Assessing the impact of Vetting on Trust in Public Institutions: a case of the Iudiciary in Kenya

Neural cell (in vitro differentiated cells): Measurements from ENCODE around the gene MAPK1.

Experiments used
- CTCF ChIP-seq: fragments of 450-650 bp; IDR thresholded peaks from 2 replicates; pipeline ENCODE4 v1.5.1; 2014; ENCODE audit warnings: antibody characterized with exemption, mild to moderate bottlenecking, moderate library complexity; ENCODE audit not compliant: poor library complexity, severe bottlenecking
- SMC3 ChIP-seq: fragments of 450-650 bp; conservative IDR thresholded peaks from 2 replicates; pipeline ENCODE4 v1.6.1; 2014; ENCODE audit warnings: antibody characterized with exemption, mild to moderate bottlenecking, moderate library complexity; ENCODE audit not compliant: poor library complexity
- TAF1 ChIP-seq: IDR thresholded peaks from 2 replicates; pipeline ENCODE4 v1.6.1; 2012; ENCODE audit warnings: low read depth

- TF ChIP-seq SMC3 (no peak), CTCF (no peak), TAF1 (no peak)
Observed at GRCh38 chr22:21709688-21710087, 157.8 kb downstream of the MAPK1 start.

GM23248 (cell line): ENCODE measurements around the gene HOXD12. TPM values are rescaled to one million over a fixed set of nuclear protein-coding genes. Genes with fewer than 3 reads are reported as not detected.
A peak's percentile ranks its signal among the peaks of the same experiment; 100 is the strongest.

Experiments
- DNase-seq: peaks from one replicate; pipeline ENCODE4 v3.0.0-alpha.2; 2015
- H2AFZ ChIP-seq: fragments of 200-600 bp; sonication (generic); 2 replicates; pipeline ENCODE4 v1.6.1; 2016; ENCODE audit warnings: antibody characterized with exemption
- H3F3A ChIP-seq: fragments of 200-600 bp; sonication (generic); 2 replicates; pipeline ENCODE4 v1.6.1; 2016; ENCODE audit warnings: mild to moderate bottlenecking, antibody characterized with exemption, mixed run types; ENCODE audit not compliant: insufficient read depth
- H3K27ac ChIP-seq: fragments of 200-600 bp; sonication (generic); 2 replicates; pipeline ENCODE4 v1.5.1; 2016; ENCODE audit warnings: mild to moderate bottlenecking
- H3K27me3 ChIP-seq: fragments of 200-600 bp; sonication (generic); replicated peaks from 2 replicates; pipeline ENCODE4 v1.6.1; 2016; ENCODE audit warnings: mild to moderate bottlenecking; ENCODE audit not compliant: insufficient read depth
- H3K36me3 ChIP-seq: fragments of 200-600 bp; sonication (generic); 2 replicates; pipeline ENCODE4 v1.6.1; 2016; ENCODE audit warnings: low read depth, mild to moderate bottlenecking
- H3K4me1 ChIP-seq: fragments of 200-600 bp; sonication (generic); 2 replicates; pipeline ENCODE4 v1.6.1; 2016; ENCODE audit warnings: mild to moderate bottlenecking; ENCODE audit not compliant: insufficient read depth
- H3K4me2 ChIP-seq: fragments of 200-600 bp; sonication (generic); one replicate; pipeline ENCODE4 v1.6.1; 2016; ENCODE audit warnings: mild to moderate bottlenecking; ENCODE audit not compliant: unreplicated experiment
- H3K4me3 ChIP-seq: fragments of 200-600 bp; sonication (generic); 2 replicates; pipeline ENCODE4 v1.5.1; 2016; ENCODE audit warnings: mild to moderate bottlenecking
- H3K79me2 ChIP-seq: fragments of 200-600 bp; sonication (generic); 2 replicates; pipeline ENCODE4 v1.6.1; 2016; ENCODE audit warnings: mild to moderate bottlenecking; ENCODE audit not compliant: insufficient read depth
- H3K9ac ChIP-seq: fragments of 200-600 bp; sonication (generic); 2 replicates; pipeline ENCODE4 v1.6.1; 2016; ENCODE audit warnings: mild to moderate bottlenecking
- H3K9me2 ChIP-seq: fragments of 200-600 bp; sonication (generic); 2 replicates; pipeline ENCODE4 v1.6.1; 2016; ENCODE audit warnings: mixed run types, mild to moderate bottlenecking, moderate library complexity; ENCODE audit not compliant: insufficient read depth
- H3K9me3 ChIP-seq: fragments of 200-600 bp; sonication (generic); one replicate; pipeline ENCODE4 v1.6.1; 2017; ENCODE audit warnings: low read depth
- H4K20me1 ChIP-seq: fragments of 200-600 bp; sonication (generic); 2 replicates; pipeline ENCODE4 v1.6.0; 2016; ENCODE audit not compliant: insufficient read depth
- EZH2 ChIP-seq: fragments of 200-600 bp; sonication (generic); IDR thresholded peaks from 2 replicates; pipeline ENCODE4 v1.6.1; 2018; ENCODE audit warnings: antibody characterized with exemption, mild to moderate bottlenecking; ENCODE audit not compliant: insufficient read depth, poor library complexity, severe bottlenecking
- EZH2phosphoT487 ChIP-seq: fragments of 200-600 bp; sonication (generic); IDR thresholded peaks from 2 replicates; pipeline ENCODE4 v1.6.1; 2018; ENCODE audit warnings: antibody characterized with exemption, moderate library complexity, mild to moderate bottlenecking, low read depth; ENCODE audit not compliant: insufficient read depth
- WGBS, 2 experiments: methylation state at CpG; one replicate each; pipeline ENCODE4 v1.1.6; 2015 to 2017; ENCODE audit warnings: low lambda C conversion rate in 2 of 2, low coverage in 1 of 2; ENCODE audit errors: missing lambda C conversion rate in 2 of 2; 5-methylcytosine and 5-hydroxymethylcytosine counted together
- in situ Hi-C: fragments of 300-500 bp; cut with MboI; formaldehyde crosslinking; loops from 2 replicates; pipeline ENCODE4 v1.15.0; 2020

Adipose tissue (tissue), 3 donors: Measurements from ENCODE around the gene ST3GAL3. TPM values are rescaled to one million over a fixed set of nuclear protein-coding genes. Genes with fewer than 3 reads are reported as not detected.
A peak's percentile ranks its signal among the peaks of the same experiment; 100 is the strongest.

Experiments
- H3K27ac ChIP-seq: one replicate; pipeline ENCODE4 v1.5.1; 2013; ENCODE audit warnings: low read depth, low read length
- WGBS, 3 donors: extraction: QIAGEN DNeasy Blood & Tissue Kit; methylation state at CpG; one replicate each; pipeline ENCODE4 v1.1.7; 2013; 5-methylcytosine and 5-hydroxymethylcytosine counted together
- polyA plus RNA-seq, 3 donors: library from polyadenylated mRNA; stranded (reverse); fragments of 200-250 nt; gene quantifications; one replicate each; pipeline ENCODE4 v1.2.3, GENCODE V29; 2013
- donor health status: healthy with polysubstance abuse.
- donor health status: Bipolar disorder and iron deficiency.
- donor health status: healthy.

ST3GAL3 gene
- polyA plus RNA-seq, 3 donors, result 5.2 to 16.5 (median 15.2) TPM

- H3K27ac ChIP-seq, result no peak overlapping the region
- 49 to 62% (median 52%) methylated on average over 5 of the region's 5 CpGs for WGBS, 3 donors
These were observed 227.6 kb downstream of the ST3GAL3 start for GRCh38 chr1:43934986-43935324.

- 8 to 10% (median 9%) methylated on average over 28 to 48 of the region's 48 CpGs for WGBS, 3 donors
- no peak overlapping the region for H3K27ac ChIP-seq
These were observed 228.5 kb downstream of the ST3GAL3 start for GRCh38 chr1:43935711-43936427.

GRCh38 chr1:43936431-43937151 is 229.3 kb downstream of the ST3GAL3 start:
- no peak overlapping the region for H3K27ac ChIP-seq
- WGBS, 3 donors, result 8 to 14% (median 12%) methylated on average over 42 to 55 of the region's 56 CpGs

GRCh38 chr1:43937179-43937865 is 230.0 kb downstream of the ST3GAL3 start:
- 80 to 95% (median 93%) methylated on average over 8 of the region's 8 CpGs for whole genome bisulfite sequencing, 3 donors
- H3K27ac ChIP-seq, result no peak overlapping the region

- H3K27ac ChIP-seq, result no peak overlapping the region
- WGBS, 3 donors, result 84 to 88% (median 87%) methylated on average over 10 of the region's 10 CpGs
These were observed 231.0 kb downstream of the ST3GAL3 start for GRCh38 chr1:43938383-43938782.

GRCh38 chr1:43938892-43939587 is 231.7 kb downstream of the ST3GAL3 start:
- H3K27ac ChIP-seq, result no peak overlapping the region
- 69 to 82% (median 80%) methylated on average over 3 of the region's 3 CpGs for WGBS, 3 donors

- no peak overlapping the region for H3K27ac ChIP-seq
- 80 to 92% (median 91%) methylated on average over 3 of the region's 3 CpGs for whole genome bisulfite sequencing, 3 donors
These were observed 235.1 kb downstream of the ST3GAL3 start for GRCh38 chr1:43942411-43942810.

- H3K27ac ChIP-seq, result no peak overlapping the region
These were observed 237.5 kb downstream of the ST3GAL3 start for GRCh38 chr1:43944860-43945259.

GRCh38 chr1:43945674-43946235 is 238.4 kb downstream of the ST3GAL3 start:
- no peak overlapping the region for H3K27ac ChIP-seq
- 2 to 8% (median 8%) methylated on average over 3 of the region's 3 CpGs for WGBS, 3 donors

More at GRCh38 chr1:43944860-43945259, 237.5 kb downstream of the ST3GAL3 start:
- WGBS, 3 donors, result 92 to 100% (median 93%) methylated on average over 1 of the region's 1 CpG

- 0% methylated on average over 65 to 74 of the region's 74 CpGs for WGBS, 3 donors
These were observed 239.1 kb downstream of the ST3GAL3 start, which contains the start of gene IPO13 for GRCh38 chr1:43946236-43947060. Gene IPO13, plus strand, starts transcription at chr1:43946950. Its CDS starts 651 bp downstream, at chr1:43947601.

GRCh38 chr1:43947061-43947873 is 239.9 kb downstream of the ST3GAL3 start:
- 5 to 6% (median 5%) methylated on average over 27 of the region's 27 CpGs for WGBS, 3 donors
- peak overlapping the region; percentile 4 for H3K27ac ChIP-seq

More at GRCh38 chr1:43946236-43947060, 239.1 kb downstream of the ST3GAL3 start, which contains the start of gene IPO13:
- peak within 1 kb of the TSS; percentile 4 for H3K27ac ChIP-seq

Institutional reforms are meant to inject a sense of accountability in transitioning societies laced with human rights abuses and poor governance structures. Increasingly, vetting has become the most common institutional reform mechanism for transitional reforms meant to hold bad actors accountable; rid public institutions of bad leaders and more importantly (re)building public trust of such tainted institutions. The main objective of this study was to assess vetting as a mechanism for institutional reform in Kenya taking the case of the vetting exercise in the judiciary. Specifically, the study sought to establish whether there were changes in the levels of public trust in the judiciary since the vetting exercise began and what factors account for the changes experienced. The study relied on primary and secondary data. Primary data was sourced from Afrobarometer survey data for Round 4, 5 and 6. In addition, interviews were conducted with key informants who had been purposively selected. Interview guides were developed in line with the objectives of the study.